Setup and Administration
Installation consists of connecting the adapter to the USB port of your computer with the supplied USB cable, loading the CDROM containing the driver into your machine's CD drive, and letting Windows Plug and Play take care of the rest.
The installation on my WinXP Home machine yielded an odd message, probably due to the fact that XP thought it was installing a USB device, but that's not how it turns out that the VPN1 wants to be known. A quick reboot, though, and everything was ok. Installation on a Win98SE machine was uneventful, probably because 98SE wants a reboot after any network changes.
The VPN1 appears as a Network Adapter (not as a USB device), so in XP it will show up as a new Local Area Connection in Network Connections. The Installer sets the adapter's TCP/IP properties to automatically obtain an IP address, so if all goes well, the computer attached to it will end up with 192.168.1.100 as its IP address from the VPN1's built-in DHCP server. All you'll then need to do is point your web browser to the VPN1's default IP of 192.168.1.1, login and you'll be at the Setup screen shown in Figure 1.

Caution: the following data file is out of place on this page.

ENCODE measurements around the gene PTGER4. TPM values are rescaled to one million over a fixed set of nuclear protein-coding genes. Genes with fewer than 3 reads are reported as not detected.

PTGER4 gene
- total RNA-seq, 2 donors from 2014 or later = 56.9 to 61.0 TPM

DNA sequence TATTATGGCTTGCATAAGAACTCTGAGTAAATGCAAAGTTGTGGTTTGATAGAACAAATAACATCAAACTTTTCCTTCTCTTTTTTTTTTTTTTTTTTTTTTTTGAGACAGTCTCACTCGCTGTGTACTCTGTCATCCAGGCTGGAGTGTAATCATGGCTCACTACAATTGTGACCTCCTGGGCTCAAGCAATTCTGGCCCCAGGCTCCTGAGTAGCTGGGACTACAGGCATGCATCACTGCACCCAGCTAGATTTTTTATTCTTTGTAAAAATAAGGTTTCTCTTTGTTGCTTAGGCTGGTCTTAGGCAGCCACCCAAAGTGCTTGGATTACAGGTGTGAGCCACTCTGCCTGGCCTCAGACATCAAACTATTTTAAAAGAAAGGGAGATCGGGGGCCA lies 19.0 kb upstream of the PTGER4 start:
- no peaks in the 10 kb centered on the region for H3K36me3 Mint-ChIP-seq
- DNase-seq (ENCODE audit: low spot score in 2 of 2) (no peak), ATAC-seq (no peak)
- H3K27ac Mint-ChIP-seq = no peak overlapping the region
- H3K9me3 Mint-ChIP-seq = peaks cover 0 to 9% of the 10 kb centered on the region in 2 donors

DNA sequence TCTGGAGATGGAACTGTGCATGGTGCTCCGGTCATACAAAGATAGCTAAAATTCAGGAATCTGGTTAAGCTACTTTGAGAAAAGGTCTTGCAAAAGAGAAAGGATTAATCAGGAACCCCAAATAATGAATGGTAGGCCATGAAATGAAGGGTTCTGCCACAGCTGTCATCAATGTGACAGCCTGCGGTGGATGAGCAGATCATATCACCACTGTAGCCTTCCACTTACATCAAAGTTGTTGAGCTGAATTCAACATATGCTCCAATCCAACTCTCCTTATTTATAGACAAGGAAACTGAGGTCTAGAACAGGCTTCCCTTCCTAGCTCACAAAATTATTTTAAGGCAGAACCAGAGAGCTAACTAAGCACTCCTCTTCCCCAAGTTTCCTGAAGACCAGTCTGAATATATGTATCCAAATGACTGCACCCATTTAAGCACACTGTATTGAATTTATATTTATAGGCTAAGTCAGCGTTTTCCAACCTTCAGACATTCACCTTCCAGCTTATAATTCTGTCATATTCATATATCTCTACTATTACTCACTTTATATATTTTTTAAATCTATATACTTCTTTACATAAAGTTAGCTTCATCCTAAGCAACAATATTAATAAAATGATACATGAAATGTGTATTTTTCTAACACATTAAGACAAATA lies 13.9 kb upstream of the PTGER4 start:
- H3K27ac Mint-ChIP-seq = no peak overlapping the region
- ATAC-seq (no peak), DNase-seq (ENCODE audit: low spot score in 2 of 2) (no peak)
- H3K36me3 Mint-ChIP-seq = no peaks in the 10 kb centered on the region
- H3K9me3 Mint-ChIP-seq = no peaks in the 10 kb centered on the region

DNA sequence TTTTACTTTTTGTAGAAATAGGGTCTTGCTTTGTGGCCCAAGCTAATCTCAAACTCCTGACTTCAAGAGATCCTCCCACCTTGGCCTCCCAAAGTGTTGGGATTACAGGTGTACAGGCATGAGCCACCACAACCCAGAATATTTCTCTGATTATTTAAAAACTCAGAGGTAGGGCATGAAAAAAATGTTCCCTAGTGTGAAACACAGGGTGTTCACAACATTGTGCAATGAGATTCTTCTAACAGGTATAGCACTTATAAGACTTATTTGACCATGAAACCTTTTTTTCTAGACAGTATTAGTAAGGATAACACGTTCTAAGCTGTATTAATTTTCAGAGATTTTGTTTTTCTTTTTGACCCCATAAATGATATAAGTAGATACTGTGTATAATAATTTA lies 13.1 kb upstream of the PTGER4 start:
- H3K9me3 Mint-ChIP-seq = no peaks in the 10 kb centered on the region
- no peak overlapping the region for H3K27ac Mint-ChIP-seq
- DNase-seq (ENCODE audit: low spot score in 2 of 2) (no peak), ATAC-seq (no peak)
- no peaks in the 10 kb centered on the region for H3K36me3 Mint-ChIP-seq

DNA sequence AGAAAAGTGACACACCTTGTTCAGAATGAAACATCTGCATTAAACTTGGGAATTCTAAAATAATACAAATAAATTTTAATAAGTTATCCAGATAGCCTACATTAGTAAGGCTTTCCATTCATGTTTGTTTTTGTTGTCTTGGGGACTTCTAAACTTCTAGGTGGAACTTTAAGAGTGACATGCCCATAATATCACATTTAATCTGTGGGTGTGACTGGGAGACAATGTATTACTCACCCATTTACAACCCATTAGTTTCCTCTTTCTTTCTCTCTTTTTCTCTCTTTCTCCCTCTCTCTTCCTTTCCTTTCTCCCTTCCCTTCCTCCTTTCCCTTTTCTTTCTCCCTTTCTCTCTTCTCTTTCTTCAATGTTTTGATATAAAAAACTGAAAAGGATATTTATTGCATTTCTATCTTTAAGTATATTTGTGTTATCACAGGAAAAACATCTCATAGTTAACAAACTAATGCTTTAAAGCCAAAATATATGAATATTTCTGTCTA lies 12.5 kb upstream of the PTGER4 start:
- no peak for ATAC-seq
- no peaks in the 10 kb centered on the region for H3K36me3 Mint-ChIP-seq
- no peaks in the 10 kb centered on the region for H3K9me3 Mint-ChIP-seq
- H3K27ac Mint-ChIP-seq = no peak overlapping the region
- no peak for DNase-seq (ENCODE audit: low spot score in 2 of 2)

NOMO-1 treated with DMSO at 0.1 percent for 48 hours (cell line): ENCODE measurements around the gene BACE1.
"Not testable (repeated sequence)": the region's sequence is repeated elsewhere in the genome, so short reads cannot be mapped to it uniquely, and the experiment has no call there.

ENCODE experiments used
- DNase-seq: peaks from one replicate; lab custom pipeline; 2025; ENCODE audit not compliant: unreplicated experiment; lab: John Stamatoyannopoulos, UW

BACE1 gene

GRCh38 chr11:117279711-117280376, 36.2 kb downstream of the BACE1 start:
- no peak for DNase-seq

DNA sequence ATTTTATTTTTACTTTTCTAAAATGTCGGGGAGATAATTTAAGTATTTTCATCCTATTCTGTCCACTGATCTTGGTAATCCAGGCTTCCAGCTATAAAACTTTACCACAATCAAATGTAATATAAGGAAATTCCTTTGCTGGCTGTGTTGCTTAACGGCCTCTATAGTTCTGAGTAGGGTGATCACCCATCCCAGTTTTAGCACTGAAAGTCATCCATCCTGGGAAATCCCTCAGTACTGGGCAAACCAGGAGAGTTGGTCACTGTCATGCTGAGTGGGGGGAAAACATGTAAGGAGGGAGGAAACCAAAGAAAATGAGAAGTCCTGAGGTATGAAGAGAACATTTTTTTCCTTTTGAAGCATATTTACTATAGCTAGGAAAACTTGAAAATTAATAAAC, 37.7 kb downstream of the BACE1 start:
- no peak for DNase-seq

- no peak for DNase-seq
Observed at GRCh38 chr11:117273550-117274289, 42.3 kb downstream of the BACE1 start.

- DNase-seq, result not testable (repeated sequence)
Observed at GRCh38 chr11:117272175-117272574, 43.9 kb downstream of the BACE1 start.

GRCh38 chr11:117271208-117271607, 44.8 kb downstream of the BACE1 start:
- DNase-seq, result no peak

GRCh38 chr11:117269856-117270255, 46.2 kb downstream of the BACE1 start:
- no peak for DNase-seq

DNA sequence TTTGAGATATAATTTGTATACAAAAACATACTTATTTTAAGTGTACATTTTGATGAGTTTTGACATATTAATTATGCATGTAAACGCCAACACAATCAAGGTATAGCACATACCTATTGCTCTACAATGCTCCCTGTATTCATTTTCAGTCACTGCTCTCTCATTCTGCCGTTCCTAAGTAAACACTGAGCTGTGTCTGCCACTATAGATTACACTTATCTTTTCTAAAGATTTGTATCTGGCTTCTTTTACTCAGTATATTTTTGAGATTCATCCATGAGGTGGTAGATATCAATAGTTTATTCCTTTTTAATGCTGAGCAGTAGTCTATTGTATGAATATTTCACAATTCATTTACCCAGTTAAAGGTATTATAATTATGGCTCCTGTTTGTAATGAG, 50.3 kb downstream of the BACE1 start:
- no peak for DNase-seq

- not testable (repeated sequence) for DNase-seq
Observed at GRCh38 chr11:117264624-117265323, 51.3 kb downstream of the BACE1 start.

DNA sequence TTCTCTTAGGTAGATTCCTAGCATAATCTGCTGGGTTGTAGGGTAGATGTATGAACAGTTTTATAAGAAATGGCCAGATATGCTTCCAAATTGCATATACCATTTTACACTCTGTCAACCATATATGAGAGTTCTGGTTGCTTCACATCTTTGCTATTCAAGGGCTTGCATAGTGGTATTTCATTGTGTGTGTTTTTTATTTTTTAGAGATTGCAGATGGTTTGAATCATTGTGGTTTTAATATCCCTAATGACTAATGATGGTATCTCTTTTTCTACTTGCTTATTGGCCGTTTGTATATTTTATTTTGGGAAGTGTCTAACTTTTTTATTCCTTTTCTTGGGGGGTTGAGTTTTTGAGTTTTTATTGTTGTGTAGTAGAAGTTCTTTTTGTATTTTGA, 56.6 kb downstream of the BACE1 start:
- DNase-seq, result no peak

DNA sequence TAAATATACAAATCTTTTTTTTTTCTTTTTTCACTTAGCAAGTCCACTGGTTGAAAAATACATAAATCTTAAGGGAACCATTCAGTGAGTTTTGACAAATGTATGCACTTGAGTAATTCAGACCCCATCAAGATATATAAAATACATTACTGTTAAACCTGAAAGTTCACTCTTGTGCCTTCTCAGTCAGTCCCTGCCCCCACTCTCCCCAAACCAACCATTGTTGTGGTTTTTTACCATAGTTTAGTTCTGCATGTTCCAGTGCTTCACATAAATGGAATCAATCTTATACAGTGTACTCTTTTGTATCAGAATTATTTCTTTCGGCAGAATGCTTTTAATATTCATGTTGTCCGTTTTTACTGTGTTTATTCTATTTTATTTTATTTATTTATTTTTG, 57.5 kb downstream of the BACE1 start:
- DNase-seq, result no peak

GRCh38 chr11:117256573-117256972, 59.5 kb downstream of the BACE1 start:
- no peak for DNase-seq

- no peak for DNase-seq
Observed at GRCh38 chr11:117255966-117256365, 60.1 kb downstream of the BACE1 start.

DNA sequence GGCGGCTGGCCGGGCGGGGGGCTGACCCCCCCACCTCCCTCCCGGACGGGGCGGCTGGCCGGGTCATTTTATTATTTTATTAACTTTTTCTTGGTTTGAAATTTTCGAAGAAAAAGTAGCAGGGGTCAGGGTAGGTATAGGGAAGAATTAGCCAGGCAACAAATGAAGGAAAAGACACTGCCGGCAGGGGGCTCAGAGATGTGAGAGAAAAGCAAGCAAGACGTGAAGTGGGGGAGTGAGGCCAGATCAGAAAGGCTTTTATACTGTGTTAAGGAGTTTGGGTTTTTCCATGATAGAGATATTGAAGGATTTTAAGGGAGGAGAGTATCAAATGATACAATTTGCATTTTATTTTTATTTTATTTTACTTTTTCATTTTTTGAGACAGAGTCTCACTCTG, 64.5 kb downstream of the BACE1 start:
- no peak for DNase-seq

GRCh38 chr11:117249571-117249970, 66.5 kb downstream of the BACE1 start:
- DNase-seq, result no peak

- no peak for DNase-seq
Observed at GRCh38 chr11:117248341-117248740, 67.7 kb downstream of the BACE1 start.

Figure 1: Setup screen
(click on the image for a full-sized view)
As you can see in Figure 1, the admin interface is organized with the same tabs as found in the SX41, with the exception of the Advanced tab. Like the SX41, it can handle static, dynamic, PPPoE and PPTP WAN authentication. Unfortunately, when Linksys killed all the Advanced level tabs, that included the MAC Clone tab found on the SX41. So if your Internet connection requires spoofing a particular MAC address, you won't be able to use the VPN1.
Although the VPN1 functions as a NAT router, the only Firewall features that Linksys lets you control are shown in Figure 2.